With a variety of distinct climate zones, fascinating geology, nearby wilderness areas and nearly-perfect weather year-round, L.A. really does have something for everyone who’s looking to get outside. Here we would like to help you explore the most beautiful points of the city and get on the best hiking trails for unforgettable summer adventures ahead.

Santa Monica Mountains

Rounded, rolling hills and low mountains nestled near the Pacific Coast and stretching into Hollywood. Here, you’ll find large swaths of native California Grassland and incredible wildflower blooms in the spring. Below are the best places through which you can explore these mountains:


This is a moderate trail that climbs from the Pacific Palisades into Topanga State Park to the top of Parker Mesa and is one of the most incredible coastal views in Los Angeles.


Whether you’re taking a flat stroll along the Canyon floor or climbing the ridge of the Castro Crest, this park is definitely worth your time. Here you can find information about the Lower Malibu Creek Loop for those just starting off with hiking, or for the more adventurous, here you can find everything you need to start your advanced climbing experience.


We are sure this will turn into your favorite hike in Southern California. The Mishe Mokwa Trail to Sandstone Peak and Tri Peaks will take you to the highest point in the Santa Monica Mountains, passing killer views of the Pacific Ocean and the Santa Monica Bay.


The popular Solstice Canyon Trail will take you through a shaded canyon past the oldest standing stone structure and oldest living tree in Malibu to the ruins of a 1950s mansion nestled beside a small, tiered waterfall.


Who said city parks aren’t worth hiking? They are close by and are good for getting your hiking fix when you don’t want to spend a full day out on the trail.


There are many ways to hike to the back of the Hollywood Sign in Griffith Park, but only one that feels like an actual wilderness adventure. The recently-added trail to Cahuenga Peak passes the beloved Wisdom Tree (the only tree in the area to survive an early 2007 fire) and then joins with the more tourist-friendly paved route on the back of Mount Lee. So if you want to hike to the Hollywood Sign and still have a bit of solitude, this is the hike for you.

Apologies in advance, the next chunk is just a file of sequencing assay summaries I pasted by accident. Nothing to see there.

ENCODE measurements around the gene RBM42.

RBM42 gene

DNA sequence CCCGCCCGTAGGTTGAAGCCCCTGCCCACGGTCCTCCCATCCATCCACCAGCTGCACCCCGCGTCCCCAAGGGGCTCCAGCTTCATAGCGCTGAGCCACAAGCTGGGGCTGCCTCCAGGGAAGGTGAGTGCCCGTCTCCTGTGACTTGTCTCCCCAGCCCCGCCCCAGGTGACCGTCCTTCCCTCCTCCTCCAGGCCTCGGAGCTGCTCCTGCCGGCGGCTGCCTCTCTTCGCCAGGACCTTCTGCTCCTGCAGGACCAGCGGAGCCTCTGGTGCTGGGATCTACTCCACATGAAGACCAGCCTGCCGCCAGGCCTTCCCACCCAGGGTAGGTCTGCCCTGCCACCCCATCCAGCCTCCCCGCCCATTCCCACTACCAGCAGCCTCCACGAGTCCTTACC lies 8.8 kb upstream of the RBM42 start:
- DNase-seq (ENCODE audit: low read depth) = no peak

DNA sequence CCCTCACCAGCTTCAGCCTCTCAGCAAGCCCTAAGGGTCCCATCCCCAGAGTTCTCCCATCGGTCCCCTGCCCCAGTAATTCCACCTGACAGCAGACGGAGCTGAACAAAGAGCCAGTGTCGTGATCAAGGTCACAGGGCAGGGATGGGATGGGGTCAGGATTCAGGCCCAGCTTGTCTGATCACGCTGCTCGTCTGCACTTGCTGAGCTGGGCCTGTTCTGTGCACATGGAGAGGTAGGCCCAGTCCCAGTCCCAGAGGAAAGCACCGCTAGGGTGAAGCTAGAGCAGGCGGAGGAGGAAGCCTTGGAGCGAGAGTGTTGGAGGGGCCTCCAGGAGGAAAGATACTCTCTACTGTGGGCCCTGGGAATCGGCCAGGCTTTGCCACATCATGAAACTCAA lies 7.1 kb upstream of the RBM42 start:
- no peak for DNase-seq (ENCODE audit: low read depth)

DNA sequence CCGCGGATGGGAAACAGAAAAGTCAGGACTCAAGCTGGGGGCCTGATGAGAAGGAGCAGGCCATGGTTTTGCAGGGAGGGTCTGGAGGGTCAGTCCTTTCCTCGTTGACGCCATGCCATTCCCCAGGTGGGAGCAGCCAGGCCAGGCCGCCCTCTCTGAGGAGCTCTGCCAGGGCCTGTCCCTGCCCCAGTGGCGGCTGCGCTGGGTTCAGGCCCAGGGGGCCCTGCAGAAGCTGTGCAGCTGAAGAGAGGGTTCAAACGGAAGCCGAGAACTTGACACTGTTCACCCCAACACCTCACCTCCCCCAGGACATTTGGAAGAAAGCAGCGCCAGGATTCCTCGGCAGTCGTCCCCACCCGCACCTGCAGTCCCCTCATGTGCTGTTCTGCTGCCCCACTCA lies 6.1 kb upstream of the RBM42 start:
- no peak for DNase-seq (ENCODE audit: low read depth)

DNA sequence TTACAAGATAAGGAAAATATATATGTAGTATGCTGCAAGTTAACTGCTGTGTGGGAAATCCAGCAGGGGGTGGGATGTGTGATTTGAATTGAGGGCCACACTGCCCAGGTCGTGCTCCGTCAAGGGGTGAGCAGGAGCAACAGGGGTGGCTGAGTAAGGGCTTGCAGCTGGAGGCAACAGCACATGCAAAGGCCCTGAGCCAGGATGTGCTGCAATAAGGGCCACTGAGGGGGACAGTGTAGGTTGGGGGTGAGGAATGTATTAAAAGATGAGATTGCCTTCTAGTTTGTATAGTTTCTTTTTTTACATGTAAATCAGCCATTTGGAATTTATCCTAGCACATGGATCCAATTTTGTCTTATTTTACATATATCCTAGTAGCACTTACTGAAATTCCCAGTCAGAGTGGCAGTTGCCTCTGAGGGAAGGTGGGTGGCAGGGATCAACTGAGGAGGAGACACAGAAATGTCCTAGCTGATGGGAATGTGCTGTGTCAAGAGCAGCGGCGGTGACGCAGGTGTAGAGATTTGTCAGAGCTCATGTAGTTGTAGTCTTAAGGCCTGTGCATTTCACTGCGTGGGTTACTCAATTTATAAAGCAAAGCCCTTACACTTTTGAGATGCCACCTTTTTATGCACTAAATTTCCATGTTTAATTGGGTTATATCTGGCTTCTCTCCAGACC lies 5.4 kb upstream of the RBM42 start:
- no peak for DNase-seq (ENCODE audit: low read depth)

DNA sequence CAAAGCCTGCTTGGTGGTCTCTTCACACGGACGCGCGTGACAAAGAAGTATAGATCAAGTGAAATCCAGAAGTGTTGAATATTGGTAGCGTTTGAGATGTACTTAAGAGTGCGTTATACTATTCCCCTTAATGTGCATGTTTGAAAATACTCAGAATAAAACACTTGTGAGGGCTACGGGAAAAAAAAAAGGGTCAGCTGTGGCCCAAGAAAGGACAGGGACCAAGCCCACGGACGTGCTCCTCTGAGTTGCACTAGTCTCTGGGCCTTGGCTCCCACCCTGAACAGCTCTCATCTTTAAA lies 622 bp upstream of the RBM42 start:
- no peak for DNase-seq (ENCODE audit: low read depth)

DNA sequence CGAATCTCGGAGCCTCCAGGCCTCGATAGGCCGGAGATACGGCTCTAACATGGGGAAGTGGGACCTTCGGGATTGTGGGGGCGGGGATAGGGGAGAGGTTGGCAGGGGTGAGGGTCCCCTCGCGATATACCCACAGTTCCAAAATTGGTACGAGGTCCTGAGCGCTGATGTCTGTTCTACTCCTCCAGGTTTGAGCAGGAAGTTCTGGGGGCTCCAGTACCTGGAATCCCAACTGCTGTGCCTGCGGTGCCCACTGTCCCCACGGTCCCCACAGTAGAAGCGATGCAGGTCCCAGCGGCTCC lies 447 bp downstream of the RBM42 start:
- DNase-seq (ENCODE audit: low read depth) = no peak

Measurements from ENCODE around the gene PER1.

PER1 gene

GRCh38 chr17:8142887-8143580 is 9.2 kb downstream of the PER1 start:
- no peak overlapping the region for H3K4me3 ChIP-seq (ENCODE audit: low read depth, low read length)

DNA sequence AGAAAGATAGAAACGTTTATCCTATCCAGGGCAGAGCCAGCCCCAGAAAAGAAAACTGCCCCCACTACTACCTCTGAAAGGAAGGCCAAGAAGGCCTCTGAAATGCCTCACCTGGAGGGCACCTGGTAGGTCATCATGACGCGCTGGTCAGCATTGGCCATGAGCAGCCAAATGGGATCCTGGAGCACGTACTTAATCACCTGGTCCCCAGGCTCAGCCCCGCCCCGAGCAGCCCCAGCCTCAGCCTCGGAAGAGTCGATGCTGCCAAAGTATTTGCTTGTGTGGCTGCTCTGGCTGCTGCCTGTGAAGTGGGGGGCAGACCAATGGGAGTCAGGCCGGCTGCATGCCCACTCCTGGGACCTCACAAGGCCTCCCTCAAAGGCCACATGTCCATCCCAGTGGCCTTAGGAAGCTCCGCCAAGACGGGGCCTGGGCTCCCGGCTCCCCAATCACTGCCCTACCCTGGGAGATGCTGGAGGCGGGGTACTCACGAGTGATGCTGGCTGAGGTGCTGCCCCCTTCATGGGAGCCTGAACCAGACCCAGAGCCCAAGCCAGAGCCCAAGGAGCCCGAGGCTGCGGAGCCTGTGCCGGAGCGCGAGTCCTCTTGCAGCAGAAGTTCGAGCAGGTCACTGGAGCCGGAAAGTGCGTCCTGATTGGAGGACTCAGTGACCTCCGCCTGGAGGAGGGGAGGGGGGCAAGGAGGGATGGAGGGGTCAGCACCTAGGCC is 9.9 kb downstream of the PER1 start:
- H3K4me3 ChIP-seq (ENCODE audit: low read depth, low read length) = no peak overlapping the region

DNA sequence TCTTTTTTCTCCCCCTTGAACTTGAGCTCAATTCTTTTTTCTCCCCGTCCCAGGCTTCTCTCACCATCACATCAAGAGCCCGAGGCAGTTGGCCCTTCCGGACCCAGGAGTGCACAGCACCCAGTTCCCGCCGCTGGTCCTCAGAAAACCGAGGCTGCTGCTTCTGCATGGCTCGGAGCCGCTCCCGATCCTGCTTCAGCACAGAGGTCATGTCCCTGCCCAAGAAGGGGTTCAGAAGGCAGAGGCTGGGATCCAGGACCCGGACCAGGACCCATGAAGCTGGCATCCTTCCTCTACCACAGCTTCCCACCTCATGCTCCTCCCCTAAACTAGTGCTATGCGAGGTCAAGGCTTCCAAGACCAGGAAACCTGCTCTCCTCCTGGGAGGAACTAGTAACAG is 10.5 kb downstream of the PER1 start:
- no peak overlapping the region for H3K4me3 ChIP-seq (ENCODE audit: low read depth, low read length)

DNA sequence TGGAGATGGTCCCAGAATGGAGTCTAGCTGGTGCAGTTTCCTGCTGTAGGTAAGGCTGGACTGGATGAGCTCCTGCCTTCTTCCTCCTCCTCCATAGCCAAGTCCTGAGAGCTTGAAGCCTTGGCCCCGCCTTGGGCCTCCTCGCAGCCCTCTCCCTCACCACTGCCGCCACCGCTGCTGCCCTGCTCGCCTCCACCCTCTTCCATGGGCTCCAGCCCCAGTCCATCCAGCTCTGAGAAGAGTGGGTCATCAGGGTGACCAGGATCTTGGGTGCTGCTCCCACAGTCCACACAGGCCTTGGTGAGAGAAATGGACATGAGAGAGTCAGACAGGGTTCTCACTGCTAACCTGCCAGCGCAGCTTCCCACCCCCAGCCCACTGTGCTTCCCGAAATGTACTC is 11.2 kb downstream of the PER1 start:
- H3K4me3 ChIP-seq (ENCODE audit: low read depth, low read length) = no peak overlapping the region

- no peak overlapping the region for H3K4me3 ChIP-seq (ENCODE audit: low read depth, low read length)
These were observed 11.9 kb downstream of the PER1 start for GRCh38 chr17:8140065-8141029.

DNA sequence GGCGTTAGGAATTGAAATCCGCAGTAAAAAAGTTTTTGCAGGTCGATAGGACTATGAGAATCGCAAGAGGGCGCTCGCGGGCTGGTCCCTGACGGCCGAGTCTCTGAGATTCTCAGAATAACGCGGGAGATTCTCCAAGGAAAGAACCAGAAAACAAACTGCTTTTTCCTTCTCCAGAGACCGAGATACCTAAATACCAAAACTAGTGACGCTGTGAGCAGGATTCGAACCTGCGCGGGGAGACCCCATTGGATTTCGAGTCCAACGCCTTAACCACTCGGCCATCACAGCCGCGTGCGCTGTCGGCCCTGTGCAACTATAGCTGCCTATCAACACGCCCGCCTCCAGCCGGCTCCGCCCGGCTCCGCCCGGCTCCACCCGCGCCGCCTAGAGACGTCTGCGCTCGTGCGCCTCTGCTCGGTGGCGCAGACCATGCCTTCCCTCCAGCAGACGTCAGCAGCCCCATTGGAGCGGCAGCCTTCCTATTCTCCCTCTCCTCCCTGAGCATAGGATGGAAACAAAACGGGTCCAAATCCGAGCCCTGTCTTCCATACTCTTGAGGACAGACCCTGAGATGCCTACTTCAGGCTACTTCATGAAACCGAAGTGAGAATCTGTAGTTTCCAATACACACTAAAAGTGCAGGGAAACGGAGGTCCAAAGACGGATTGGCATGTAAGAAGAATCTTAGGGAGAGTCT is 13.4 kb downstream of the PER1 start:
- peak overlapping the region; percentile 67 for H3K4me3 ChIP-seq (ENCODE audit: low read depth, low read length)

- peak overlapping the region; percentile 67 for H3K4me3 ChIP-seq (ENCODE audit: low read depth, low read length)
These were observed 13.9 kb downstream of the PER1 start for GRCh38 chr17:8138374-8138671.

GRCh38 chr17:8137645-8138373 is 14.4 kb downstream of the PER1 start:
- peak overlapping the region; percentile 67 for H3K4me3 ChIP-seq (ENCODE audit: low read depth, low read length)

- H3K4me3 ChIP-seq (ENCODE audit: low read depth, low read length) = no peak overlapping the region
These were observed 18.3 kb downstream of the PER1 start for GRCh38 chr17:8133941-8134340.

Featuring strands of dense wood, huge open meadows, and some fascinating L.A. history, this park is also a destination for photographers on those gorgeous, clear L.A. days. With views stretching from the Pacific Ocean past Hollywood and downtown Los Angeles with the San Gabriel Mountains in the background, it’s not hard to see why.


This is one of the most popular and most accessible hikes in L.A. and for good reason. There’s a gently graded paved path for beginners, a rare off-leash dog area for our canine friends, free yoga near the Fuller Avenue entrance, and a surprisingly rugged outer loop that will definitely give you a good workout. Another upside is that it’s a great place to watch the sunset!


655,000 acres of rugged mountain terrain, right in L.A.’s backyard. From the ruins of turn-of-the-century resort hotels to the highest peak in Los Angeles County, this region offers easy walks to intense backcountry adventures.


If you like river crossings and forgotten L.A. history, put the Bridge to Nowhere on your list. This epic 10-mile out-and-back follows (and crosses) the East Fork of the San Gabriel River deep into the mountains, where engineers tried to cut a road in the 1930s. The great flood of ’38 washed most of the road away, except for a 120-foot concrete arch bridge that still stands.


The trails of Echo Mountain will amaze you as they did to us. You could take the old Red Car train from downtown L.A. right to the hotels via a winding railway or an exciting funicular and make this a complete adventure instead of just the usual hike.


This popular peak is a bit of a drive down the long and winding Angeles Crest Highway, but the trip to Mount Baden-Powell is worth it. This beautifully designed trail switchbacks its way up to the 9,407-foot high summit named in honor of the founder of the Scouting movement.


No hiker’s journey is complete until they’ve completed Mount San Antonio, better known to locals as Mount Baldy. At 10,064 feet, this is the highest point in Los Angeles County, the highest peak in the San Gabriel range, and the third highest peak in Southern California. You will experience jaw-dropping views and hair-raising ridgeline trails that will make you question whether or not you’re really only an hour from L.


Last but not least, Santa Anita Canyon is probably the most beautiful river canyon in Southern California. This stellar loop winds through a canyon dotted with historic cabins and two waterfalls, including 50-foot Sturtevant Falls. There are several campsites here and junctions with longer trails – and you won’t be able to believe you’re in Southern California.

If you’d like more information on the San Fernando Valley or Los Angeles, or to have help looking for your next home, please feel free to reach out! I’m happy to help, no obligation.

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